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The 13 Best Anime Like 'Beastars'

March 2, 2020 519 votes 142 voters 7.0k views13 items

Beastars takes place in a world where predator and prey animals have agreed to live in harmony. This means that eating meat is illegal and predatory animals must suppress their basic instincts. Though all seems to be going well, tensions rise beneath the surface - and some of those tensions come to a head in a high school drama club. 

In the world of anime, there's pretty much nothing that's exactly like Beastars - it's an almost totally unique show. As such, this list isn't going to feature series that are a perfect match. Instead, it will focus on shows that contain one or more of the series' key elements. 

Some anime like Beastars share the series themes of animals of different species interacting together in a the world of humanity. These include A Centaur's Life, Aggretsuko, Africa Salaryman, and more. Others aren't about animals, but echo some of the show's more heavy emotional themes. Examples of these are A Silent Voice and March Comes In Like A Lion - despite the title, it's not actually about lions. 

Do you like these Beastars anime recommendations? Vote up the best ones to help guide your fellow fans in the right direction. 

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  • Hana is a single mother struggling to raise her 'wolf children' - the products of her relationship with a werewolf who unfortunately passed away. While some of her challenges are typical ones that any parent faces, she also has to deal with judgemental looks from outsiders, difficulties with accessing health care, and her kids' more animalistic instincts. In fact, her son ultimately decides that he doesn't want to live like a human - instead, he wants to live like a wolf.

    The tension between the need to behave a certain way to exist in society and the need to be true to ones' nature is a tension that lies at the heart of Beastars.

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  • If you're looking for a series with the same vibe as Beastars, keep scrolling. Tokyo Ghoul isn't on this list because of genre or plot. Rather, it's here because they share one important element. Ghouls and humans are both sentient creatures whose needs dramatically clash with one another because ghouls must eat human flesh to survive. The series' questions whether or not it's actually wrong for ghouls to do this - sure, they're taking lives, but they don't exactly have a ready alternative. Some ghouls, like those who live at Anteiku, try hard to suppress their instincts and feed off of substitutions, while others embrace their nature and commit what appear to be atrocities.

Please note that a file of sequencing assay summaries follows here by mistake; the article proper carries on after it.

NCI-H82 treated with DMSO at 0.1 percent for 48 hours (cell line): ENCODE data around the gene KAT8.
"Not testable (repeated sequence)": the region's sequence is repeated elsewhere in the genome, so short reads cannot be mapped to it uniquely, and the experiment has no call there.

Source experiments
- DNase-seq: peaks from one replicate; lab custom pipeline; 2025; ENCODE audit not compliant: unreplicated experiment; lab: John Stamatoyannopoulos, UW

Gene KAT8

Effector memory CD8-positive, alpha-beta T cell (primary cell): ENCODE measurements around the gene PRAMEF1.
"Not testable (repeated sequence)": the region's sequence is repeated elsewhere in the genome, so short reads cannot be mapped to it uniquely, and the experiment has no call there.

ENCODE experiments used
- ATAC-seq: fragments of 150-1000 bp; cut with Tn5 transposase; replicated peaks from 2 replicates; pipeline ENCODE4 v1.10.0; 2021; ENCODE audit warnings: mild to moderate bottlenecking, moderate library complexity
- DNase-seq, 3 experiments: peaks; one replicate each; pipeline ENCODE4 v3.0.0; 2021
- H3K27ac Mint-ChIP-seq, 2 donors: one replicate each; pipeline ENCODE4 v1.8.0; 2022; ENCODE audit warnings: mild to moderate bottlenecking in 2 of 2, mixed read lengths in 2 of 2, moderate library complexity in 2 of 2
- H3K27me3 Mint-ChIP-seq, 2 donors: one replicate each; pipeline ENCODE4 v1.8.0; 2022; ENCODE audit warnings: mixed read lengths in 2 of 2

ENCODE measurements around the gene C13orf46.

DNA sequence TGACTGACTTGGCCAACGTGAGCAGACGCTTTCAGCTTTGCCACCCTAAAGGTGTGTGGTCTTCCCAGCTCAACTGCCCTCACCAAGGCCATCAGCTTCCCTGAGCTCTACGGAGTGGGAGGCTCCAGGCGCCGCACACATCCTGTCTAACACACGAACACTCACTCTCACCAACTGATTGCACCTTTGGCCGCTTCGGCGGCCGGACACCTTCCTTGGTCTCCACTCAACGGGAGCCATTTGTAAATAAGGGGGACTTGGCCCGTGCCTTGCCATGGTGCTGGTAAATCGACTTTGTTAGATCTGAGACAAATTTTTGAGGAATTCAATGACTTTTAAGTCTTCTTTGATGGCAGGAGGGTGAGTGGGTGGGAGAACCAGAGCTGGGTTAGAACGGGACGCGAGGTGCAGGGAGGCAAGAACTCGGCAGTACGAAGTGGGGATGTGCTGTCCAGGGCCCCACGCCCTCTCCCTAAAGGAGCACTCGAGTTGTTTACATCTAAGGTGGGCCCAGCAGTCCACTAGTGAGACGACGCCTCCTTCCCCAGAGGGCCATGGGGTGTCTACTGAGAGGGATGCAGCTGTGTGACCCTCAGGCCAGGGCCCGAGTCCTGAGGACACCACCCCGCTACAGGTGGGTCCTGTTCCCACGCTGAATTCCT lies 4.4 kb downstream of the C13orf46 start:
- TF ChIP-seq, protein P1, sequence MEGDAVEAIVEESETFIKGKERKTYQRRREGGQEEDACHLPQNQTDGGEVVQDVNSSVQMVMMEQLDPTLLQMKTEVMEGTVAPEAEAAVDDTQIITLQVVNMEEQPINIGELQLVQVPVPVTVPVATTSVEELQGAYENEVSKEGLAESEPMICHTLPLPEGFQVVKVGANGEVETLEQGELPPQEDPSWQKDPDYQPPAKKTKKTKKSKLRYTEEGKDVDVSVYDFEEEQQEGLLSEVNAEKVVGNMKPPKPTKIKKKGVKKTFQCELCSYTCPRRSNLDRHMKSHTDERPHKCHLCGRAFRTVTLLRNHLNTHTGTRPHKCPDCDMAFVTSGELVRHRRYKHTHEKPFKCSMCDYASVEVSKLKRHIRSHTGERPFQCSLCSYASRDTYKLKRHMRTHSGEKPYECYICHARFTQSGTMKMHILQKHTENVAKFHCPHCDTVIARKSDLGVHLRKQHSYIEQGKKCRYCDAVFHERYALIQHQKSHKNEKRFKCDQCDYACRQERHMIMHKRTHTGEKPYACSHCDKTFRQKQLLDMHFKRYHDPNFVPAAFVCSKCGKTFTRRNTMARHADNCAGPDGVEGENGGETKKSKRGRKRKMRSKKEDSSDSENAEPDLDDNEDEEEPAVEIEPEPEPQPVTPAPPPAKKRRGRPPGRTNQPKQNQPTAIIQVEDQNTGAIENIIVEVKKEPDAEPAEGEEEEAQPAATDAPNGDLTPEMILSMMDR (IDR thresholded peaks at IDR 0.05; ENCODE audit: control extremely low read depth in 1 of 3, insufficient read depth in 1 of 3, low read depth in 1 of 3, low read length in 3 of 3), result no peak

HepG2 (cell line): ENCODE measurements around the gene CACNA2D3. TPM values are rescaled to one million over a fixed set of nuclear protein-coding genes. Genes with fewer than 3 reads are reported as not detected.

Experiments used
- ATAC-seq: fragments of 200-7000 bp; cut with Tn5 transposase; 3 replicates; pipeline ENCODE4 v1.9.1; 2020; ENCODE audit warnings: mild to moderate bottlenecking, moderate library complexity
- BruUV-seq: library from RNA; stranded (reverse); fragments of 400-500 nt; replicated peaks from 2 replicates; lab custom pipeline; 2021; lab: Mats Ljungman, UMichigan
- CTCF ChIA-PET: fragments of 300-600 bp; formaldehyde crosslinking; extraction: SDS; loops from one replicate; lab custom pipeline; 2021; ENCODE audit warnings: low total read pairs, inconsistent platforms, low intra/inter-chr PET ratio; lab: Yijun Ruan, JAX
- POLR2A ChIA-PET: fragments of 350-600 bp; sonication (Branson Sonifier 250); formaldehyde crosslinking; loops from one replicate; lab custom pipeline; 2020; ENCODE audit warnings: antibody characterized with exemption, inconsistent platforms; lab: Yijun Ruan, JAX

Beastars is basically a world that's been taken over by Anteiku - eating meat is banned, and carnivores have to subsist on substitutions and suppress their instincts in order to coexist peacefully with herbivores. For Legosi, restricting himself like this comes with a high personal cost. 

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  • Guilt and shame are powerful emotions, and they're at the core of both Beastars and Kyoto Animation's hit film, A Silent Voice. During elementary school, Shoya Ishida led a bullying campaign against a deaf transfer student named Shoko Nishimiya. Now in high school, he's deeply sorry for what he's done and wants to make up for it. Part of how he does this is through Shoko herself, who he finds himself irrevocably drawn to.

    Take out "bullying the deaf transfer student" and swap in "tried to eat the rabbit upperclassman" and you have a very similar situation to the one in Beastars. Legosi's animal instinct leads him to attack a rabbit named Haru. He's disgusted with his own behavior and wants to try and suppress it, but he also finds himself drawn to Haru for reasons that may not be entirely about his animal instinct. 

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    A Centaur's Life

    Just like Beastars, A Centaur's Life takes place in a world where different sentient beings must find a way to live in harmony, but have significant trouble doing so. While Beastars focuses on actual animals, A Centaur's Life is about mythological creatures who are said to have evolved from humans. In both series, multiple laws have been passed in order to prevent discrimination and victimization, and ordinary high school students need to figure out a way to be with each other in spite of their differences.

    The biggest difference is probably the fact that in A Centaur's Life, it's mostly socially constructed  problems that plague the characters, while in Beastars raw animal instinct plays a major role. 

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